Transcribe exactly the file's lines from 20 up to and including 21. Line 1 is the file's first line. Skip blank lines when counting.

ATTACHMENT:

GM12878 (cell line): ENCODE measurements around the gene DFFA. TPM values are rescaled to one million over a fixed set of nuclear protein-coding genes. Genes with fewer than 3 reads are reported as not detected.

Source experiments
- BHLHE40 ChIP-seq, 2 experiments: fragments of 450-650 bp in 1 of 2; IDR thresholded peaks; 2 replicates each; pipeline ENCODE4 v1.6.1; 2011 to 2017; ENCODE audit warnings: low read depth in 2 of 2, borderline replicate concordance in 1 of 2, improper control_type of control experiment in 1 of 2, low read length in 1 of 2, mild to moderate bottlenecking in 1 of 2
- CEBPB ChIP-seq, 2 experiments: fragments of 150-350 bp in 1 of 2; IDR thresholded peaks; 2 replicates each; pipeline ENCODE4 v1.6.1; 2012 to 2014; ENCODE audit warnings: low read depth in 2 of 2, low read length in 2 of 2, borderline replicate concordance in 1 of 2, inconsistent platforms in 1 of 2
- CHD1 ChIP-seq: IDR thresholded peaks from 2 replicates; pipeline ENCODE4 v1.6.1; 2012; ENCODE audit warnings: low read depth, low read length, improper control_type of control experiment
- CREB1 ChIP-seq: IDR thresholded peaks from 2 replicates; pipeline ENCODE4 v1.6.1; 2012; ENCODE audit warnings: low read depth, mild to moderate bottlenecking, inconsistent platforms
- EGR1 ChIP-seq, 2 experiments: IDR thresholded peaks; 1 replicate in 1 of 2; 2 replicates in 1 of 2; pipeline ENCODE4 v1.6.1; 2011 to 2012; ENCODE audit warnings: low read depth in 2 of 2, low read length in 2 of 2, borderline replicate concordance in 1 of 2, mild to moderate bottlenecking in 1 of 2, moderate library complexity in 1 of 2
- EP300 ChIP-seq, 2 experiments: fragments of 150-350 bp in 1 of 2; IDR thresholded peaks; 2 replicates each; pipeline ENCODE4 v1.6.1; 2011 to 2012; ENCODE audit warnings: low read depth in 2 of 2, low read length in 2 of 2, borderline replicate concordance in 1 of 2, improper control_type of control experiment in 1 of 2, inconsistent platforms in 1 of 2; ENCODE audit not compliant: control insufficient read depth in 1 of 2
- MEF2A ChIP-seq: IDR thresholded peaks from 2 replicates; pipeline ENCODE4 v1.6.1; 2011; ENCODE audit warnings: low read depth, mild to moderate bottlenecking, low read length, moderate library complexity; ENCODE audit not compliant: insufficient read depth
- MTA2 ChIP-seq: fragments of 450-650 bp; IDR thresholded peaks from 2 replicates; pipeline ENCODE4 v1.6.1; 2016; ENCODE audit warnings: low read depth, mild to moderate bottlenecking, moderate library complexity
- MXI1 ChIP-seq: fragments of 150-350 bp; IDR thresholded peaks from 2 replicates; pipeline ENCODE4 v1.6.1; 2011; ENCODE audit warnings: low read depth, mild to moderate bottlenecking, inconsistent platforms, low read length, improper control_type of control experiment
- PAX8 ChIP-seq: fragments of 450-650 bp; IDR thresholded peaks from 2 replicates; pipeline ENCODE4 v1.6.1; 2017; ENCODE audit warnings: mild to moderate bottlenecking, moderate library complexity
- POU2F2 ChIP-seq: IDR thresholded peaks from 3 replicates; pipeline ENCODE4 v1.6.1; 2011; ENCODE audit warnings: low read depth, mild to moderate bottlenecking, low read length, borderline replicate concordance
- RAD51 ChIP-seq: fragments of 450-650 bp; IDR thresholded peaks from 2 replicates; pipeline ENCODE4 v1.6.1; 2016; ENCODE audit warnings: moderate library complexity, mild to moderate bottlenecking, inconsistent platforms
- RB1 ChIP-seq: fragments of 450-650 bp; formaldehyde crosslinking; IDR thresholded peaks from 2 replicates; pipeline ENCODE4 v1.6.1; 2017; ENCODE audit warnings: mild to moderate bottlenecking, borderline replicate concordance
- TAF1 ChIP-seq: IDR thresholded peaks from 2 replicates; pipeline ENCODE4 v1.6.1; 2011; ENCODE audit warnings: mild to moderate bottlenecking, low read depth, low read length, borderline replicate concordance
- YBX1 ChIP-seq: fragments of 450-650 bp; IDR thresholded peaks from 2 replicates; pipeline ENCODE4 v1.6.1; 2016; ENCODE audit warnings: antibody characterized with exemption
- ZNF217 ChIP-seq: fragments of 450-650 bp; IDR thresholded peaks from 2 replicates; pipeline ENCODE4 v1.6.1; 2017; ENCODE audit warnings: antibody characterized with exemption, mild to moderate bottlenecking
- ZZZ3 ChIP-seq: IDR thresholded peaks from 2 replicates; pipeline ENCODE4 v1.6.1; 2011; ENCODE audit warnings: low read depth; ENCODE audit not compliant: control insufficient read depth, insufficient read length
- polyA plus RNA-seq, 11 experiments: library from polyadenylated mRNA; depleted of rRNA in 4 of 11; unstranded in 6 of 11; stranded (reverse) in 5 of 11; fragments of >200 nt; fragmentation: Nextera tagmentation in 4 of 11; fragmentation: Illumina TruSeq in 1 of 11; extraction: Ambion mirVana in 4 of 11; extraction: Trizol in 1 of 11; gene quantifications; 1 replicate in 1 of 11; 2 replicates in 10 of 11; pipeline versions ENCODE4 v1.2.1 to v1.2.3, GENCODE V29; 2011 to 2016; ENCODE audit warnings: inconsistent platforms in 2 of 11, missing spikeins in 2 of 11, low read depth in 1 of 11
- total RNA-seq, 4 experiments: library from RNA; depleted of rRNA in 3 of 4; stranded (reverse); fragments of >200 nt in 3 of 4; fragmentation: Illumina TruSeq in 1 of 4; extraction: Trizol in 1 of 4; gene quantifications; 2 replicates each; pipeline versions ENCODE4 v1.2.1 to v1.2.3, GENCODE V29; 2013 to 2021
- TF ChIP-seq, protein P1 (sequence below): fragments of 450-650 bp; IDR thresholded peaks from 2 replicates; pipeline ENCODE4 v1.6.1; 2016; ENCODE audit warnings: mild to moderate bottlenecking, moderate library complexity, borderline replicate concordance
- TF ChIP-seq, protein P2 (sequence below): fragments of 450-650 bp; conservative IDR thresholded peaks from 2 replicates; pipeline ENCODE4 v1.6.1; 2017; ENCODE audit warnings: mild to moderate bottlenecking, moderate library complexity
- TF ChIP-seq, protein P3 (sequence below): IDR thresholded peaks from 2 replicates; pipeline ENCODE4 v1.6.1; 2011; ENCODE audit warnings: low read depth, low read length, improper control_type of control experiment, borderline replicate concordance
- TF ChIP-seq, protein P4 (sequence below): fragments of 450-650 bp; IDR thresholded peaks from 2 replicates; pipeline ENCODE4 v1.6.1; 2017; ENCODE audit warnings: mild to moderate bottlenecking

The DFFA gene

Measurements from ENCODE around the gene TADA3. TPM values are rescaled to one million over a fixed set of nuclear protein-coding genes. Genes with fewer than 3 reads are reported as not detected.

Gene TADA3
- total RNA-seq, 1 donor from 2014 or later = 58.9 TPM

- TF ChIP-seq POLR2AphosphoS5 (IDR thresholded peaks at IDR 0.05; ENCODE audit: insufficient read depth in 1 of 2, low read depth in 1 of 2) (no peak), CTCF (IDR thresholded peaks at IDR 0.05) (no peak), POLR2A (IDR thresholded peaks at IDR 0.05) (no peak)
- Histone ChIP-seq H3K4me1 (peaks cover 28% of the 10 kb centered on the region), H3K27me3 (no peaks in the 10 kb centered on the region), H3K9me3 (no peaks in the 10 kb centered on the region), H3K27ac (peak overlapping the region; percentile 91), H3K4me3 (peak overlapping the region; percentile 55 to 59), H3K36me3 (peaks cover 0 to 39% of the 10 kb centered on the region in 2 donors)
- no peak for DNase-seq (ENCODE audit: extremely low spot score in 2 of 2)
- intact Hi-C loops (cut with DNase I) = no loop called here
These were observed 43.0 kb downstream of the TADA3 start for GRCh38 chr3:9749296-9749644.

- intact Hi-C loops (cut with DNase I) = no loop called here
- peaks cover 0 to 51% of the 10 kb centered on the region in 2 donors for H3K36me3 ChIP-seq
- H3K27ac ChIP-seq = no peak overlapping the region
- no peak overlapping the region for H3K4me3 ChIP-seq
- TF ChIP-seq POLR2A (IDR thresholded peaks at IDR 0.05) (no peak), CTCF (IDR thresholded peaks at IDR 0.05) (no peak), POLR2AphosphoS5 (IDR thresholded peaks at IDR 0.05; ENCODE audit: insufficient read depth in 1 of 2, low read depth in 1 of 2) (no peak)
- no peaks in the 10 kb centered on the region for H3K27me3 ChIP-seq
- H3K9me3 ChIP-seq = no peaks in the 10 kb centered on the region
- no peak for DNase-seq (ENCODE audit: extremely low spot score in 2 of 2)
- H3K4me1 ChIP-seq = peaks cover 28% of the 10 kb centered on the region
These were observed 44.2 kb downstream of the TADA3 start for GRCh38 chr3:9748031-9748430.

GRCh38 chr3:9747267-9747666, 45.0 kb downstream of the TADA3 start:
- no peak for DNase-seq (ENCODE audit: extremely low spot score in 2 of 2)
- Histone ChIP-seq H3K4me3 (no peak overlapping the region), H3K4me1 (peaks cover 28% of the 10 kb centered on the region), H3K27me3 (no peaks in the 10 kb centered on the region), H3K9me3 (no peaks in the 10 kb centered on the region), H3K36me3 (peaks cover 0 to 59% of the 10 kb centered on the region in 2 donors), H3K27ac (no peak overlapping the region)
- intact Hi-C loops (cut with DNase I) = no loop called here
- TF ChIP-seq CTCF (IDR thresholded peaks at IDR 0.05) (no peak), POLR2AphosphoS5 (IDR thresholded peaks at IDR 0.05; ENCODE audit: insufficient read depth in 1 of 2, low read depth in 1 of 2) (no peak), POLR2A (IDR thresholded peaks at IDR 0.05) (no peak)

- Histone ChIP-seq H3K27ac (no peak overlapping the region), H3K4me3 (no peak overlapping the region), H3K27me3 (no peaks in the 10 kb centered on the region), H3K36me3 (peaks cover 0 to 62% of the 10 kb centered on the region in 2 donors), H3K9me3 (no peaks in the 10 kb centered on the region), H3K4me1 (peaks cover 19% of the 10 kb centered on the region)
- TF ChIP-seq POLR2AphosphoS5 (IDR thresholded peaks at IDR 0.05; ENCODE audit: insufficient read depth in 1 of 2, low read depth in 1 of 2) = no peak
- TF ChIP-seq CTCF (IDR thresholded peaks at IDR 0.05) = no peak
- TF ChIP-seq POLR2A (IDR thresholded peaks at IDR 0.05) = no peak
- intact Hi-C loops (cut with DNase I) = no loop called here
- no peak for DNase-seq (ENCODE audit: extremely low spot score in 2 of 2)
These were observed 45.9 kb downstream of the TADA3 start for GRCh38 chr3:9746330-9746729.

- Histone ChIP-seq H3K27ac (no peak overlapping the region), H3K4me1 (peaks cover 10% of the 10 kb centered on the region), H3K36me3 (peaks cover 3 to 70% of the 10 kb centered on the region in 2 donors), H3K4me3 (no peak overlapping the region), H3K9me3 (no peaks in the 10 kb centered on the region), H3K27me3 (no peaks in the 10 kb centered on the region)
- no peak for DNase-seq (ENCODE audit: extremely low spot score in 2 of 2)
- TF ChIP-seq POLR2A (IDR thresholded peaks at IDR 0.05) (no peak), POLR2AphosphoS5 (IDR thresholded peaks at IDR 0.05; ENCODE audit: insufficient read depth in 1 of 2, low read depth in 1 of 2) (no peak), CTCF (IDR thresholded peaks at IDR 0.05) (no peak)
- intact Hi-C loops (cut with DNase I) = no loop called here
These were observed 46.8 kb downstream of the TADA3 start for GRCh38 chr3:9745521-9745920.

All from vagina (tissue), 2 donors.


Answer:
- polyA plus RNA-seq, 11 experiments: library from polyadenylated mRNA; depleted of rRNA in 4 of 11; unstranded in 6 of 11; stranded (reverse) in 5 of 11; fragments of >200 nt; fragmentation: Nextera tagmentation in 4 of 11; fragmentation: Illumina TruSeq in 1 of 11; extraction: Ambion mirVana in 4 of 11; extraction: Trizol in 1 of 11; gene quantifications; 1 replicate in 1 of 11; 2 replicates in 10 of 11; pipeline versions ENCODE4 v1.2.1 to v1.2.3, GENCODE V29; 2011 to 2016; ENCODE audit warnings: inconsistent platforms in 2 of 11, missing spikeins in 2 of 11, low read depth in 1 of 11
- total RNA-seq, 4 experiments: library from RNA; depleted of rRNA in 3 of 4; stranded (reverse); fragments of >200 nt in 3 of 4; fragmentation: Illumina TruSeq in 1 of 4; extraction: Trizol in 1 of 4; gene quantifications; 2 replicates each; pipeline versions ENCODE4 v1.2.1 to v1.2.3, GENCODE V29; 2013 to 2021